Healing Iraq

I usually don’t comment on politics. You may have noticed that. I’m not going to stray far from that today, but I wanted to point you all towards a blog I’ve just discovered, written by a 24-year-old Iraqi dentist living in Baghdad who happens to speak English fluently. It’s called Healing Iraq. Especially notable is this entry, which I encourage everyone to read.

A quote to get you started, from his first entry (made only three days ago):

This is my first post. A bit about myself; My name is Zeyad. I’m 24, male. I live in Baghdad, Iraq. Also lived in the UK prior to the first Gulf war. I work as a dentist.

Unfortunately, there haven’t been enough Iraqis running weblogs lately. There are only five of them as far as I know. I took it upon myself to start a weblog and introduce other Iraqis to this new (to us at least) and exciting world. Internet use in Iraq is very low, compared to other countries in the region. But it is growing daily. And more and more Iraqis will be able to post what they think about whatever is happening in their country and the rest of the world. Their voice will be heard at last, now that they have nothing to fear from doing so.

Go, bookmark, and enjoy!

12 thoughts on “Healing Iraq

  1. Out of curiousity, how do you know a person is who they say they are, are from where they say they’re from, etc?

  2. my thoughts exactly, neal. maybe i’m influenced by too many movies like The Conspiracy Theory, but the writing seems too dramatic to me. Maybe it’s because I’m here in America and he’s there, but I’m having trouble trusting his writing. I picture some White American computer geek (maybe working for the U.S.) at his computer thinking, “I’m making history.” Then again, maybe not. It is helpful to get us connected to what is going on over there. It does help focus what can seem like a blob of chaos that has little to do with us.

  3. think about the real issue here: trust. Do we trust this guy, or not? and is that really because he is trustworthy or not, or because of our own doubts and questions and feelings? and how trustworthy are those?
    It’s hard not to jump to conclusions, one way or another.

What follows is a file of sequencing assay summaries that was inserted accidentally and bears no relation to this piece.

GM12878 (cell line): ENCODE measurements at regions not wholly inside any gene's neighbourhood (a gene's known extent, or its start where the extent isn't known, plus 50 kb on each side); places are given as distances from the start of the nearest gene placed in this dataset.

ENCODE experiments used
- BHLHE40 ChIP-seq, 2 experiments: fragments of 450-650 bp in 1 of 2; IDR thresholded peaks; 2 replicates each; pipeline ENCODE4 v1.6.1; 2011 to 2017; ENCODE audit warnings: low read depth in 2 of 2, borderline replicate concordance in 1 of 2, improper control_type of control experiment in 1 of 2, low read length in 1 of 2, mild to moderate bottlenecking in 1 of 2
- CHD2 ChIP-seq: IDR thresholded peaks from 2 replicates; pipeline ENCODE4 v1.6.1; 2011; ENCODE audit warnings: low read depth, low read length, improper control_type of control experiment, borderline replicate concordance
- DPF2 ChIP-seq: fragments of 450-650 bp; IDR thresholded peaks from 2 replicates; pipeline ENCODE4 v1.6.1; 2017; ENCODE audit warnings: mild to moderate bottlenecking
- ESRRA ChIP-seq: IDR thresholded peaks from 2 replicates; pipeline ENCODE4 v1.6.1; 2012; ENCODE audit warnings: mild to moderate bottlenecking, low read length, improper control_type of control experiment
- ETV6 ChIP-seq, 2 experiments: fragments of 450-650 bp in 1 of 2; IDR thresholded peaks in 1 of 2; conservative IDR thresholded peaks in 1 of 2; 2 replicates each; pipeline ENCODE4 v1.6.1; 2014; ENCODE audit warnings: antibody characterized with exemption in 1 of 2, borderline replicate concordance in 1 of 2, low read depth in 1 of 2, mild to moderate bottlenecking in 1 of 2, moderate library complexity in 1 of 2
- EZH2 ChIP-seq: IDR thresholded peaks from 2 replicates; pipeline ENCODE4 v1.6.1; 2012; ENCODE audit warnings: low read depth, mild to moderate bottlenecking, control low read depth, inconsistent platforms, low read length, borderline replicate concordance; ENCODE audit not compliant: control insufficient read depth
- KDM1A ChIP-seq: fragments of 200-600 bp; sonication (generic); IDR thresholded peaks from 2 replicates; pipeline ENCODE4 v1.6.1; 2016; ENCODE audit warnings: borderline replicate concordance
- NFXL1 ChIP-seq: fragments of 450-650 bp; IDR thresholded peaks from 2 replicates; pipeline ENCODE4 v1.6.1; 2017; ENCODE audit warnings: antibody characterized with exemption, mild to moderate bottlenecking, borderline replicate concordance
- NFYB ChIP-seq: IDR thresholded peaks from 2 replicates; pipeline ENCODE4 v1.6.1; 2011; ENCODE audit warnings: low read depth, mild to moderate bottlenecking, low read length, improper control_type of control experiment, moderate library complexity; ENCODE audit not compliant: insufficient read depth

4. Heh, it’s a good idea he at least noted he worked in the UK, otherwise his excellent English would make it rather questionable. Better than some of my students, which is sad if he really is an Iraqi (for the students, not him).

  5. I would refer you all to the controversy surrounding Salam Pax and his blog, Dear Raed.

    For those of you who don’t know, Salam emerged during the second Gulf War as a blogger in Iraq and the worldwide media went into a frenzy over whether this guy was legit or not. Turns out he was, and his experience is now in a book: Salam Pax: The Clandestine Diary of an Ordinary Iraqi.

    The questions you guys are asking are the basic questions anyone has to ask for any media they consume: is this source legitimate? For the Internet, that question is especially important.

  6. These are all good questions. It short, we cannot know that this guy is telling the truth. There’s no way to know that.

    For some reason, I’m a trusting person in general, so when this guys says he’s from Iraq, I believe him. I guess it’s just as easy to not trust him, but I have no better reason to distrust him than to trust him, so for whatever reason I choose trust. Don’t ask me why. I don’t know why.

    I discovered him through another blog (which I can’t find again right now) and in that blog he was having a discussion with the blog’s author, and was quoted as saying that he learned English as a child before he learned Arabic, so English is actually his first language, although he is fluent in Arabic as well of course. So, assuming he’s not a liar, that would explain why he’s so fluent in English.

  7. Heh, as a teacher, I’m very distrustful of any source found on the internet, so that’s part of it. And let’s just say that a ‘blogger in Iraq’ would be a good way to pursue your own agenda. So cynical am I.

  8. And as a teacher you need to learn how to distinguish good sources from bad, not just count something out because it comes from the Internet.

  9. Woah, there Mr. Kevin. To find a good source of information, you always need to approach it skeptically and look for problems. As you find what’s right about the source, you know you can trust it more and more.

    Being safe rather than sorry is a good rule of thumb to have when it comes to sources and the internet.

    I’m not biased against internet sources: I’m a cautious scholar of any source of info, whether it’s in a book or on the internet.

  10. Ok, that’s great. If either of you want to discuss sources of information further, please post about it on your own freaking blogs! 🙂

    Okay, so that may have sounded too harsh. Sorry.

    This kind of stuff has a lot to do with why I don’t do politics on my blog. Somehow, there’s always some issue that will rage on into the night in the comments section, driving people crazy, and (probably) wasting their time. I’ve gotten involved in those before too, just ask Kevin how many paragraphs I’ve sent him about political topics in the last two or three months. Sometimes I’m tempted to become completely apolitical. Sort of a political agnostic if you will. But that’s another entry entirely.

  11. Heh, where’s the political discussion around here? Sounded more like an internet editore getting defensive against the teacher type to me. :p

    I don’t post much on politics because between the news and the forums I post on, I’m saturated with it. Got nothing more to say, heard all the arguments, etc.

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